[Lingtyp] Analyzability and compositionality

Bohnemeyer, Juergen jb77 at buffalo.edu
Mon Dec 30 23:33:26 UTC 2019

Dear Ian — I’m familiar with ‘compositionality’ solely as a semantic term, in the sense of the Principle of Compositionality, also known as the Fregean Principle. In this sense, an expression is semantically compositional if its meaning is fully predictable based on the meanings of its constituents and the construction that combines them. In this sense, _tabletop_ is *not* fully compositional if one assumes that _tabletop_ and _laptop_ have the same structure, since _tabletop_ has a possessive semantics and _laptop_ does not (or rather, it does etymologically, but in addition applies metonymy, since it designates an object characterized by its being designed to be used on top of a person’s lap - but again, that’s really just etymology). There are other ways of analyzing this: one could argue that the two items are licensed by distinct nominal compound constructions (implausible, since the semantic derivation of _laptop_ seems very ad hoc), or that they are licensed by a single construction whose meaning is heavily underspecified - but then one might want to argue that an expression being integrated by a semantically vague construction is just a special case of reduced compositionality. 

To return to your question, ‘analyzability’ is not used as a term in the semantic literature, and so to that extent, the two terms are not interchangeable. But there may be other uses of ‘compositionality’ that I’m not aware of and that are interchangeable with ‘analyzability’.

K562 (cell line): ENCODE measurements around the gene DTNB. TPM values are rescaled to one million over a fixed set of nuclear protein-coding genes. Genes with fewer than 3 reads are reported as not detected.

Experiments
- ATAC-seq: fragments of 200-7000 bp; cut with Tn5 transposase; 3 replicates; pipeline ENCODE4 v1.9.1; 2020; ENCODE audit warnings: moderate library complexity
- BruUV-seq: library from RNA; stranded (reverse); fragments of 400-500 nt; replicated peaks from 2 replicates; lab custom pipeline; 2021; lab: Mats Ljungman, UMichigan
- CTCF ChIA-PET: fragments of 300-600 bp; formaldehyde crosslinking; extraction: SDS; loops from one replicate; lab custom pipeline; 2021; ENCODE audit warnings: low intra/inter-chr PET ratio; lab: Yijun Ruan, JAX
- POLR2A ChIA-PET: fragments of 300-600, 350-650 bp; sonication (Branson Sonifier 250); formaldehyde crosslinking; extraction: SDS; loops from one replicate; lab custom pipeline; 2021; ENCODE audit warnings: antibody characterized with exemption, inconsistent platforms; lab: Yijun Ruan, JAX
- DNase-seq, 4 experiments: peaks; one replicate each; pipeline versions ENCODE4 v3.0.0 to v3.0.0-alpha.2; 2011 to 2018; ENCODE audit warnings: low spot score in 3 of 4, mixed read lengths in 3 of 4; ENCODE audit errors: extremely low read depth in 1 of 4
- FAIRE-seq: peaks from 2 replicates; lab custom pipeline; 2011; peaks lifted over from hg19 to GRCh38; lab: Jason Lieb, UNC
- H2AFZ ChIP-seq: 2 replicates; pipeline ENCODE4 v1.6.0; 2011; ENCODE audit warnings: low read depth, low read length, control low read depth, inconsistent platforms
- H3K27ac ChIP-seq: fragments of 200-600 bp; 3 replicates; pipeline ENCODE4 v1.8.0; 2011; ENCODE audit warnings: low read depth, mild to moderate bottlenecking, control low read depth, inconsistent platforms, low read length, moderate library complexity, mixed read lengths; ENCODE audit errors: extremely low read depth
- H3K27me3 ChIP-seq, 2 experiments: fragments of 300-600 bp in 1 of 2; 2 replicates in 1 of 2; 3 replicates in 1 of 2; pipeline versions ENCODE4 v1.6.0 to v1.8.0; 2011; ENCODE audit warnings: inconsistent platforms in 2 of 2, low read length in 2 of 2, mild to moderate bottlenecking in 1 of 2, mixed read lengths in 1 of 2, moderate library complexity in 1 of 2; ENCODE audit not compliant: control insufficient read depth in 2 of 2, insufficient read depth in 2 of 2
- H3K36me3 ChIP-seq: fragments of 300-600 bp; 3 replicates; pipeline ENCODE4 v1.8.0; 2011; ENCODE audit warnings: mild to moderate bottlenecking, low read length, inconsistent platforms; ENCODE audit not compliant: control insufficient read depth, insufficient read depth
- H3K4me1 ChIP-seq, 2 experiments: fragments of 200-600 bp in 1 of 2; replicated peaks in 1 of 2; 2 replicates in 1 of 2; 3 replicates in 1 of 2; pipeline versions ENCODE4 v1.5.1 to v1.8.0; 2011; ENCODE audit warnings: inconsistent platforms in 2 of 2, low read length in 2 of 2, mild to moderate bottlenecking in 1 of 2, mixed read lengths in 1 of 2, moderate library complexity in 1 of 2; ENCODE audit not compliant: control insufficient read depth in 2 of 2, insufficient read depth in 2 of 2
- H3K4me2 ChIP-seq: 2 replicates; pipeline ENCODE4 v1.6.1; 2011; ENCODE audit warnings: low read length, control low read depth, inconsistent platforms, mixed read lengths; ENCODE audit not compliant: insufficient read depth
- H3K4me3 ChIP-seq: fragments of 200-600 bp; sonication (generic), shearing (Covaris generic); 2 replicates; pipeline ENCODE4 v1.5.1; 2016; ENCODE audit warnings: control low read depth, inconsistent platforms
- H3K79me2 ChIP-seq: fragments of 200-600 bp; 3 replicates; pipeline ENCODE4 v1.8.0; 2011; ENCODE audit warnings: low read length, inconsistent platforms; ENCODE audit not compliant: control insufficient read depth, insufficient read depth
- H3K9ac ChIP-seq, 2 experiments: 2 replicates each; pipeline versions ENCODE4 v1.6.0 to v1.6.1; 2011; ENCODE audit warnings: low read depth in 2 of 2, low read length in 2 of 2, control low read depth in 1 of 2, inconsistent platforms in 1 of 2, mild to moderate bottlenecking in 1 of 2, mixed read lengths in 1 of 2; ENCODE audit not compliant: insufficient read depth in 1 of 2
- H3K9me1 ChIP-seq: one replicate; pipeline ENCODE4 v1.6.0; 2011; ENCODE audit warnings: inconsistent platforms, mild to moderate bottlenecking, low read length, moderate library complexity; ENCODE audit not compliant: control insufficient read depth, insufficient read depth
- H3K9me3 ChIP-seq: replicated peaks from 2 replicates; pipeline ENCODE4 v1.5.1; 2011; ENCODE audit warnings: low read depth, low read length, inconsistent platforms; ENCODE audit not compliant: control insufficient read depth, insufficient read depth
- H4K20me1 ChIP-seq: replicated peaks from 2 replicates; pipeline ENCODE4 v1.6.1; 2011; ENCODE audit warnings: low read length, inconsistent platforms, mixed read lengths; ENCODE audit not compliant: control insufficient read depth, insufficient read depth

HTH! — Juergen

> On Dec 30, 2019, at 5:59 PM, joo at shh.mpg.de wrote:
> Dear all,
> I would like to know if the terms analyzability and compositionality are used interchangeably, and if so to what extent.
> In other words, I would like to know if there is any consensus on how to use these terms differently, or are they just synonyms.
> Example: The word “tabletop” is fully compositional/analyzable, and the word “laptop” less so (Langacker 2008).
> My impression is that analyzability is used mostly for lexemes whereas compositionality is used mostly for phrases, but there seems to be no clear boundary.
> I would appreciate any opinion on this.
> From Jena,
> Ian
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Juergen Bohnemeyer (He/Him)
Professor and Director of Graduate Studies 
Department of Linguistics and Center for Cognitive Science 
University at Buffalo 

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